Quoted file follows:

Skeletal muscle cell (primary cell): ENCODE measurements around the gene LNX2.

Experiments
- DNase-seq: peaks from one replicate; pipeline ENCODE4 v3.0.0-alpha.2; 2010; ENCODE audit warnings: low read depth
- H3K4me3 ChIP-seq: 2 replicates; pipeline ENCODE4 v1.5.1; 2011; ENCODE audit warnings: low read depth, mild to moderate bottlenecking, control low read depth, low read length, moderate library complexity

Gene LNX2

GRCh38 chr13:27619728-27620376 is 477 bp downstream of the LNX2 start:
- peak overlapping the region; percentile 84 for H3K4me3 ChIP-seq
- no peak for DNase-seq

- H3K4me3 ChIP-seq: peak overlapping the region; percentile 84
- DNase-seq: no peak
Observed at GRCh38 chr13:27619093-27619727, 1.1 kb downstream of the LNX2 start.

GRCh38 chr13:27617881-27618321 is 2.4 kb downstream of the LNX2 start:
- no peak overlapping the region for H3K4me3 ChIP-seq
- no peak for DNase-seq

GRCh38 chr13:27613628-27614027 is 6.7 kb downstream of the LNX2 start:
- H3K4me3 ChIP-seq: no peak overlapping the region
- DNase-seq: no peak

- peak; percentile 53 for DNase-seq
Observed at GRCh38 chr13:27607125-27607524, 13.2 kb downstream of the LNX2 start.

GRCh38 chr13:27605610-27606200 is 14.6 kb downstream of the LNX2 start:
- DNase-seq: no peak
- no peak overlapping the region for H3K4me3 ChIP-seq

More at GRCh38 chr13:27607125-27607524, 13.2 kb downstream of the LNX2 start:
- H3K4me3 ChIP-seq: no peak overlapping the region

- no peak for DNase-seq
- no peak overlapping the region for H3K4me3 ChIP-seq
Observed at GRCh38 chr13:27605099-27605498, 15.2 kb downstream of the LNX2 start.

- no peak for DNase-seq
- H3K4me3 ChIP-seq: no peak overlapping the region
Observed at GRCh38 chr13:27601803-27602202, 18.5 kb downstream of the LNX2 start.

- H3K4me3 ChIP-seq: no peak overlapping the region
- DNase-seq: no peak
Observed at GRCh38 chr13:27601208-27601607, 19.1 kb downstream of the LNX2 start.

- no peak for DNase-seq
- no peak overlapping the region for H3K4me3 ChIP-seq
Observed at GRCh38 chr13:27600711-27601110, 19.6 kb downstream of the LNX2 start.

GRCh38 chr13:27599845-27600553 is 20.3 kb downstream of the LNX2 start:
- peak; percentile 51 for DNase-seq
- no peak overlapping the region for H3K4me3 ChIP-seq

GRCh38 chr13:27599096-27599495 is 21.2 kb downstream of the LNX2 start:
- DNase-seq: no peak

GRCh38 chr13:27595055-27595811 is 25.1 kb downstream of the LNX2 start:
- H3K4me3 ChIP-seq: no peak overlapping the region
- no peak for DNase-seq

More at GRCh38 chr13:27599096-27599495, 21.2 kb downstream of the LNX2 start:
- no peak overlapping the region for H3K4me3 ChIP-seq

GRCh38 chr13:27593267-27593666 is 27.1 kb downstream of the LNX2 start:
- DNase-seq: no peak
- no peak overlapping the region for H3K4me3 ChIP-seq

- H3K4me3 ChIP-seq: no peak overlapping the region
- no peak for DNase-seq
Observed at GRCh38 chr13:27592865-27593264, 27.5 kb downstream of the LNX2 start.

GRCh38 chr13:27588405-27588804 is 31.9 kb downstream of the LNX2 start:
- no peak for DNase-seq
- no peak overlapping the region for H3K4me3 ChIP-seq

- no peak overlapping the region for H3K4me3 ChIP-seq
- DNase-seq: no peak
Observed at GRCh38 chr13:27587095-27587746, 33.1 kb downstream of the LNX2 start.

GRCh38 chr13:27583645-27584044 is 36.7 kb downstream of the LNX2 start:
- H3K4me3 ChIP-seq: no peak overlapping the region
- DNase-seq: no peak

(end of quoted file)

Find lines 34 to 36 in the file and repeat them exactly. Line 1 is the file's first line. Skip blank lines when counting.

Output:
- no peak for DNase-seq
- no peak overlapping the region for H3K4me3 ChIP-seq
Observed at GRCh38 chr13:27600711-27601110, 19.6 kb downstream of the LNX2 start.